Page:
The announcement could not have come at a more sensitive time. Mohammad Ayad, the main suspect arrested as part of the investigation into the death of Sean Rooney, a young Irish United Nations Interim Force in Lebanon (UNIFIL) soldier, was released on bail last week by Lebanon’s Military Courts.
Ayad’s release comes amid conflict along Lebanon’s southern border, where Hezbollah maintains a “support front” for Hamas in its war against Israel, much to the dismay of the international community.
Since the start of Operation Al-Aqsa Flood on Oct. 7, calls for compliance with UN Security Council Resolution 1701 have multiplied. Resolution 1701 ended the July 2006 war between Israel and Hezbollah and outlined the latter’s withdrawal beyond the Blue Line. It also called for the deployment of the Lebanese army and UNIFIL along the border area. But Hezbollah does not see the resolution as valid, and seems determined to make this known.
‘It doesn’t help us’
In December, Rooney was killed and three other UNIFIL force members were wounded when their vehicle was attacked near the village of al-Aaqibiya, in southern Lebanon, where Hezbollah has a strong presence. Ten days later, the Iran-aligned group handed over Mohammad Ayad, a party member suspected of being the main perpetrator of the attack, to the authorities. Several months later, Ayad and four other fugitives were charged by the military court with “intentional homicide.”
However, Ayad was released on bail on Nov. 9, after being questioned twice, a judicial source told AFP. According to the same source, the military courts have “no proof” that Ayad killed the soldier.
However, in Lebanon, this court is often accused of collusion with Hezbollah. After Ayad’s release, opposition MP Ashraf Rifi expressed his disapproval. “The military court is in the hands of Hezbollah, and it is Lebanon that is paying the price,” he wrote on X.
Consistent sources told L’Orient-Le Jour, that Ayad’s release is officially linked to his health conditions and that the investigation should continue normally.
Ayad reportedly paid bail of LL1,200,000,000 the equivalent of nearly $13,500.
“Since handing him [Ayad] over to the authorities following the al-Aaqibiya incident, Hezbollah has promised to release him from prison and pay the bail,” an informed source told L’Orient-Le Jour. Hezbollah did not reply to L’Orient-Le Jour’s request for comment.
But why now? “It has to be said that the timing is peculiar and does not help us in our efforts to consolidate stability in southern Lebanon,” said a Western diplomatic source.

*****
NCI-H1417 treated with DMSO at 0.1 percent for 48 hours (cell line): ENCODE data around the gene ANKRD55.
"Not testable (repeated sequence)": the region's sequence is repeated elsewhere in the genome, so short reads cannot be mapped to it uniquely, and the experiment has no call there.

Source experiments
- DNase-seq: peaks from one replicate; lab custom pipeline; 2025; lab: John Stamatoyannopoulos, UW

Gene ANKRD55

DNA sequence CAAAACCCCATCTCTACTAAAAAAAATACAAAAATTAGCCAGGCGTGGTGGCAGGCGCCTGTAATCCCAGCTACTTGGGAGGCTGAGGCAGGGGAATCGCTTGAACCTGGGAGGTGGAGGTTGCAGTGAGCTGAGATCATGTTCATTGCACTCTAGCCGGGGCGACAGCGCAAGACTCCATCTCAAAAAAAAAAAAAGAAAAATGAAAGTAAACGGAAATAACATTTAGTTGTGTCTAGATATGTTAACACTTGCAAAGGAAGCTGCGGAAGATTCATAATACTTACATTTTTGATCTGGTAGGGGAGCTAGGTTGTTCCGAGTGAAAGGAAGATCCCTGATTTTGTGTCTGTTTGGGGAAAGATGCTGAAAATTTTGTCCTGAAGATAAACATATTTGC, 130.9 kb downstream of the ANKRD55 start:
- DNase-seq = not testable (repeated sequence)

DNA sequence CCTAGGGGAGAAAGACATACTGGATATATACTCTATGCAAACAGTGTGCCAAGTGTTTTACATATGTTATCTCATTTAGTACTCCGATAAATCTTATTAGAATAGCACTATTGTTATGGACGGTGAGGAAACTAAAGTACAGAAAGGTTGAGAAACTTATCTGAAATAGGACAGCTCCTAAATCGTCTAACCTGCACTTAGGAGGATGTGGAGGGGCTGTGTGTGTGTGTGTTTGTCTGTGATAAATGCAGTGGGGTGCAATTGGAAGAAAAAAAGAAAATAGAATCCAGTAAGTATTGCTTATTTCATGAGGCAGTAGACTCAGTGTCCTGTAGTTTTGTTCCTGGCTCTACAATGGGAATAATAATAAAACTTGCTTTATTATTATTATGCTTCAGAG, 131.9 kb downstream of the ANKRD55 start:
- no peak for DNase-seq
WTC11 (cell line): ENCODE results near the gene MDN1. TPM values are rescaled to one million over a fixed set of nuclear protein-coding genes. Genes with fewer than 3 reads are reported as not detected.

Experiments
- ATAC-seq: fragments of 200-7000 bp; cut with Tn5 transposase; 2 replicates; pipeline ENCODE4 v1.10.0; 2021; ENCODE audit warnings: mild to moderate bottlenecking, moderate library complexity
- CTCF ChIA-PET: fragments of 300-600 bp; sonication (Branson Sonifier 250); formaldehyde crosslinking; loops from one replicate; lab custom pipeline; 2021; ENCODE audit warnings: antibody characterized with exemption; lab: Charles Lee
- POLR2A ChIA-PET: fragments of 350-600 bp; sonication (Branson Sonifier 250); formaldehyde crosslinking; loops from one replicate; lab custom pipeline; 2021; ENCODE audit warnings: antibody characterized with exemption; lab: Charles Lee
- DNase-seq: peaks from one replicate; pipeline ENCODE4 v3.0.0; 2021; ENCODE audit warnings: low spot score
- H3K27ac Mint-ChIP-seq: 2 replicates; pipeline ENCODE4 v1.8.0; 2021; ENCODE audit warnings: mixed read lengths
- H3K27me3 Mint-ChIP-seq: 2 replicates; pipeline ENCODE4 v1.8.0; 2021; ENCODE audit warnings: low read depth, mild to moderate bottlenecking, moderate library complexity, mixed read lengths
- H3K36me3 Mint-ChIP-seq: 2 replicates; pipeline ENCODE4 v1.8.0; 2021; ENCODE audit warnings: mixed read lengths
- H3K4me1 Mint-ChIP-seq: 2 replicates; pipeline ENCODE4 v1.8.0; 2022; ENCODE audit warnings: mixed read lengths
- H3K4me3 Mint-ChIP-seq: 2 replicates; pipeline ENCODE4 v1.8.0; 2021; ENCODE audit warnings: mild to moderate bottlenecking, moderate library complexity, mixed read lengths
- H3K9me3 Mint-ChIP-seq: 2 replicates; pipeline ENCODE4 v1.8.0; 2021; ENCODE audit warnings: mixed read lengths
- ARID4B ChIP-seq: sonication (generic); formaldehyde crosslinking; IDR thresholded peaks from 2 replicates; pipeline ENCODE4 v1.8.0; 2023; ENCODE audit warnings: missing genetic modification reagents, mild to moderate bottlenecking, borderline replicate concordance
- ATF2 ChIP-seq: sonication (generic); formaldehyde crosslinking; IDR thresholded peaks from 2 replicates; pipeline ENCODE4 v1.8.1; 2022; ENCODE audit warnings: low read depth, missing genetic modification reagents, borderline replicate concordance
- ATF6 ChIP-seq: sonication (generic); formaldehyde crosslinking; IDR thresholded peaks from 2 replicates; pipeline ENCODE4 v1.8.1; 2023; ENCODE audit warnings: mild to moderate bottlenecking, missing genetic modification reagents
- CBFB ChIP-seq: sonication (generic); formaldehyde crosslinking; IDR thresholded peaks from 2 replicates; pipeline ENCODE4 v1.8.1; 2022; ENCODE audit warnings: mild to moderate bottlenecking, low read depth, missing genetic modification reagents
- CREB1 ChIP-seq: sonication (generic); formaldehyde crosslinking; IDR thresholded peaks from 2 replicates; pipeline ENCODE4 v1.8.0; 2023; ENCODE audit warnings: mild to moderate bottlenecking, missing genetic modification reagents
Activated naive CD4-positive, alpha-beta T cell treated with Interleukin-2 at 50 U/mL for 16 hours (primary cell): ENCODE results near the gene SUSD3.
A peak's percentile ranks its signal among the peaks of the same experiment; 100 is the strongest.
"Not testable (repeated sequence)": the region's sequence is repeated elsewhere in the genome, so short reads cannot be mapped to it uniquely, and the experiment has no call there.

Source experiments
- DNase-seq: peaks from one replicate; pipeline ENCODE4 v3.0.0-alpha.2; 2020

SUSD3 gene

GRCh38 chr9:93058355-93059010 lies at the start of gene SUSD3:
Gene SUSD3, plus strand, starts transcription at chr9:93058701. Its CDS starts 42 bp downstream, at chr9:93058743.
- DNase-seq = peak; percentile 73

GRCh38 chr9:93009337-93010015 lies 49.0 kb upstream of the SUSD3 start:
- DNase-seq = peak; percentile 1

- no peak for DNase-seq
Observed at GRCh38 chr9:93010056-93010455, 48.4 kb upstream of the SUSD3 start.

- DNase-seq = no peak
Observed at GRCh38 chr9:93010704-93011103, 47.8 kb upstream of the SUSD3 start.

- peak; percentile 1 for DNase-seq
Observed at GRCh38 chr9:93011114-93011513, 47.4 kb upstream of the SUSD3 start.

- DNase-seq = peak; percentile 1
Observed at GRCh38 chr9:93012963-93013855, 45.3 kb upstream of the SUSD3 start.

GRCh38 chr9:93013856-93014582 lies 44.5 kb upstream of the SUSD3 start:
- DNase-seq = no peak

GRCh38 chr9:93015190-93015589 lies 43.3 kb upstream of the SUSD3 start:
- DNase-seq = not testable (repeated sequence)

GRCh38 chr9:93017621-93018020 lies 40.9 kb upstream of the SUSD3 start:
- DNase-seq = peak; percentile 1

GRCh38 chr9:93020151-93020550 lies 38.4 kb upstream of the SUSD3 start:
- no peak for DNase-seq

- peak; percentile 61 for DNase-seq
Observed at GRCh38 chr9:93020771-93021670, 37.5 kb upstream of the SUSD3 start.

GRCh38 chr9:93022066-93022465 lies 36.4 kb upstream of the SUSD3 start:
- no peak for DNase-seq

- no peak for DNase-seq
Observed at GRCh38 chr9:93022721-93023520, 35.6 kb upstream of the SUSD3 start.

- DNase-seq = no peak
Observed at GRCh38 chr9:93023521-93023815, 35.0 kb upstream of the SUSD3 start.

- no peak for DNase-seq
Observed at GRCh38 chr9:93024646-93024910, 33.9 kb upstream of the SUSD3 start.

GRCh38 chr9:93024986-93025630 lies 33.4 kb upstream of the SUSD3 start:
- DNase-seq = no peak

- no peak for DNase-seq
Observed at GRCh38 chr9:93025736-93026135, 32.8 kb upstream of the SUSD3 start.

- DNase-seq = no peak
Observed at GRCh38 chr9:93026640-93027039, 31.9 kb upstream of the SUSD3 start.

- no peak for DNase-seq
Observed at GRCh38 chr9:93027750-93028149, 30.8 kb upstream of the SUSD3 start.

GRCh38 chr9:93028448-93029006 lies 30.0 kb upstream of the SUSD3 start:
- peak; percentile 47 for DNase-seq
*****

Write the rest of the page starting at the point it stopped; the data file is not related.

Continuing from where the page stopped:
The decision comes amid conflict between Israel and Hezbollah on both sides of the border — strife that turns a deaf ear to calls for compliance with Resolution 1701.
During his whirlwind visit to Beirut a fortnight ago, Amos Hochstein, President Joe Biden’s envoy, underlined the US administration’s commitment to resolution 1701 in an indirect message to Hezbollah via Parliament Speaker Nabih Berri and the former General Security Chief Abbas Ibrahim.
Similarly, UNIFIL Head of Mission, Major General Aroldo Lazaro Saenz, expressed his “deep concern” over the situation in southern Lebanon after a meeting with caretaker Prime Minister, Najib Mikati and Parliament Speaker Nabih Berri on Tuesday. Saenz expressed regret that Resolution 1701 was “under severe strain.” Meanwhile, Hezbollah considers that the UN resolution is “now behind” the party and says it does “not understand what the Blue Helmets are still doing in Lebanon.”
Could Ayad’s release be a way of showing UNIFIL the door? “There are actors on both sides working to undermine the mission of the peacekeepers,” said the Western diplomat. “When they see peacekeepers being murdered with impunity, some countries will be less and less inclined to send troops and aid.”
This is added to the fact that UNIFIL bases have already been hit several times since hostilities began on Oct. 7. Two weeks ago, a Nepalese soldier was wounded near Naqoura by an Israeli shell that failed to explode.
These developments take place in an unfavorable international context. While the annual renewal of UNIFIL’s mandate has been almost automatic since 2006, over the last two years, this renewal has become increasingly thorny.
In August 2023, Russia and China, permanent members of the UN Security Council with veto power, abstained from the vote to extend the peacekeepers’ mandate — a first. The two countries expressed reservations — as had Hezbollah — about the wording of the UN resolution, which gives the peacekeepers the right to conduct patrols without prior coordination with the Lebanese army.
In reaction to Ayad’s release, UNIFIL issued a statement recalling that “The Government of Lebanon has on several occasions stated its commitment to bring the perpetrators to justice.” “We continue to urge that all perpetrators be held accountable and for justice for Private Rooney and his family,” it added.
“As far as we are concerned, it would be unacceptable for the investigation not to continue,” a UNIFIL source told L’Orient-Le Jour. “In the current context, the international community is more aware than ever of the importance of our mission, which will be seriously jeopardized if the truth is not revealed.”
Unfortunately, in Lebanon, the truth is rarely revealed.
This article was originally published in French in L'Orient-Le Jour. Translation by Joelle El Khoury.